WASHINGTON, Oct 4: Pakistanis were leery of their government’s anti-terror cooperation with the United States even before President George W. Bush authorised US military action inside Pakistan without their government’s approval, according to a poll on Friday.
The poll by the Gallup organisation, taken in June, found that almost half the Pakistanis, or 45 per cent, thought the US military presence across the border in Afghanistan posed a threat to Pakistan. Only 17 per cent said it was not a threat and more than one-third, 38 per cent of respondents, had no opinion or would not answer.
President Bush’s July approval of US incursions across the Pakistan-Afghan border came to light after reports appeared about the US operations, mainly comprising drone missile strikes at suspected Taliban or Al Qaeda sites on Pakistani territory.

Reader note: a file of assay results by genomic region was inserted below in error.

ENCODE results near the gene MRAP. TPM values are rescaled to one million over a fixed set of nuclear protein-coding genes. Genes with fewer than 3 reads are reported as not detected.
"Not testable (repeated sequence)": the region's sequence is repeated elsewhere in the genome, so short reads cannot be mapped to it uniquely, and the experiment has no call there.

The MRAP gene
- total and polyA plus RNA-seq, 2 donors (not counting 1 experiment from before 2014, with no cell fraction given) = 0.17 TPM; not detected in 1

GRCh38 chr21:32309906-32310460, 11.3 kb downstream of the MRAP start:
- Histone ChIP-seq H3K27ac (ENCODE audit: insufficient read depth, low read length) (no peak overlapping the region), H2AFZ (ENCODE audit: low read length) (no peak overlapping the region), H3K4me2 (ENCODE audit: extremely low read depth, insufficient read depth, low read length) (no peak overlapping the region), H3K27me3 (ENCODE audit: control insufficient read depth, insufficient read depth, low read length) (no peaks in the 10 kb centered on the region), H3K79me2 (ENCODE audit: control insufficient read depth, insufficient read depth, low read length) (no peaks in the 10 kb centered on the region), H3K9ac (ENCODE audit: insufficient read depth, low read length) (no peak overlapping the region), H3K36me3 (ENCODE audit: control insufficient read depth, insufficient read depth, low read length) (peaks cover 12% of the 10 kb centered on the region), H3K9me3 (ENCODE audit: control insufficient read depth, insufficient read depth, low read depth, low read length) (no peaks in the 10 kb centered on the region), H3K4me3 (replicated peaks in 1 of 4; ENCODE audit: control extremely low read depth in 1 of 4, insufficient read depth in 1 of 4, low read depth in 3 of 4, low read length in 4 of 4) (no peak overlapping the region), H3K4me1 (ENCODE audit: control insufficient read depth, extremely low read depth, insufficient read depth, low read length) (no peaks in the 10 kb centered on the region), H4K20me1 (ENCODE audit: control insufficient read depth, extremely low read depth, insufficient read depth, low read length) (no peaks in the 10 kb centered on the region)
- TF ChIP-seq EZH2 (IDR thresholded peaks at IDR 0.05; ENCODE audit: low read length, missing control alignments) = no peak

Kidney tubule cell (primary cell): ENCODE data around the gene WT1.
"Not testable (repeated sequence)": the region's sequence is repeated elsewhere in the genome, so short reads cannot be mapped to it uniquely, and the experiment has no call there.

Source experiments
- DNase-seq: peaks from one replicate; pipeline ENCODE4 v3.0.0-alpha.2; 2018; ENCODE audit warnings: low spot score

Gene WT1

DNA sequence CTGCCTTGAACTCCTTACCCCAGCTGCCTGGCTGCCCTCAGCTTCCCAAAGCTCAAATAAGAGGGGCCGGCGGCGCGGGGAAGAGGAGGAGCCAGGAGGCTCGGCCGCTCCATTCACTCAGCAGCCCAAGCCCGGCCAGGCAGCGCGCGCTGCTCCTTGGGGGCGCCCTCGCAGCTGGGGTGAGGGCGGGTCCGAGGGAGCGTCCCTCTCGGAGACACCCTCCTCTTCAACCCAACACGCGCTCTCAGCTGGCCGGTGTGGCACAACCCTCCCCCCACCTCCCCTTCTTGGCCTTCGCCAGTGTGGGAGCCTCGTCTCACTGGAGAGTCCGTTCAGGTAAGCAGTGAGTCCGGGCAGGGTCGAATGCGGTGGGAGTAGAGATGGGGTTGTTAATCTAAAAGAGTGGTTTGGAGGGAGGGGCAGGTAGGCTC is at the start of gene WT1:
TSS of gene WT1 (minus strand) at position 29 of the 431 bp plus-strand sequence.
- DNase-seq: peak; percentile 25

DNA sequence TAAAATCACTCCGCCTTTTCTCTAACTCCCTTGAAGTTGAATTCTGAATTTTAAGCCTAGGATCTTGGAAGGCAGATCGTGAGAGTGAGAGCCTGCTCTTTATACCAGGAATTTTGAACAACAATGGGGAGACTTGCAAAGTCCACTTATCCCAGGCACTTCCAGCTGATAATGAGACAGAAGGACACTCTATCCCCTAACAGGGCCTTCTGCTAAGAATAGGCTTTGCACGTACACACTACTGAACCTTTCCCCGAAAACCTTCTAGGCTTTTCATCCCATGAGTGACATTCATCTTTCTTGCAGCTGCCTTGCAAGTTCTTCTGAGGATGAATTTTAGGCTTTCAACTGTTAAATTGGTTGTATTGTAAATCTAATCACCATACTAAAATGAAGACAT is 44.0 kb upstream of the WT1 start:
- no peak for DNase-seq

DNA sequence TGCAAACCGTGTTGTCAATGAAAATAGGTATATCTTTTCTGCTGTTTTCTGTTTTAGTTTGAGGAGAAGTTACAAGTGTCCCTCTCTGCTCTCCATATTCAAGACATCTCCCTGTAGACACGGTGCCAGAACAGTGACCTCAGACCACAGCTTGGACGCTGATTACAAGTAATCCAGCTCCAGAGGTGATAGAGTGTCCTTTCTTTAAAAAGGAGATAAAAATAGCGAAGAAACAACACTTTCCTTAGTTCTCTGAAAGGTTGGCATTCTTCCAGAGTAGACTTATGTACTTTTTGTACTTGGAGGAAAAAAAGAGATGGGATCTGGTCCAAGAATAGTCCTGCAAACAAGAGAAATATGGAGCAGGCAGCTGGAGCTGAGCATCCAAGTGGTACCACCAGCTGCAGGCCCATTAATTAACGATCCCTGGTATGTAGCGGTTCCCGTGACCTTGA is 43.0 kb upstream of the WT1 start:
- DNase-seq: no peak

American and Pakistani forces exchanged gunfire last Saturday for the first time. After the first known ground assault which occurred on Sept 3 became public, Pakistanis reacted with outrage. President Asif Ali Zardari warned that Pakistan’s territory cannot “be violated by our friends.”
According to the poll, one in three of the respondents says the US relationship with Pakistan in Washington’s campaign against terrorism mostly benefits the United States. Only 7 per cent — fewer than one in 10 — said Pakistan benefited more.
More than that, 10 per cent said both sides get nothing from the partnership.
The findings were based on face-to-face interviews with approximately 802 people 15 years old and older.
The Federally Administered Tribal Areas and Azad Jammu and Kashmir were not included in the poll. The margin of sampling error is plus or minus 5 percentage points.—AP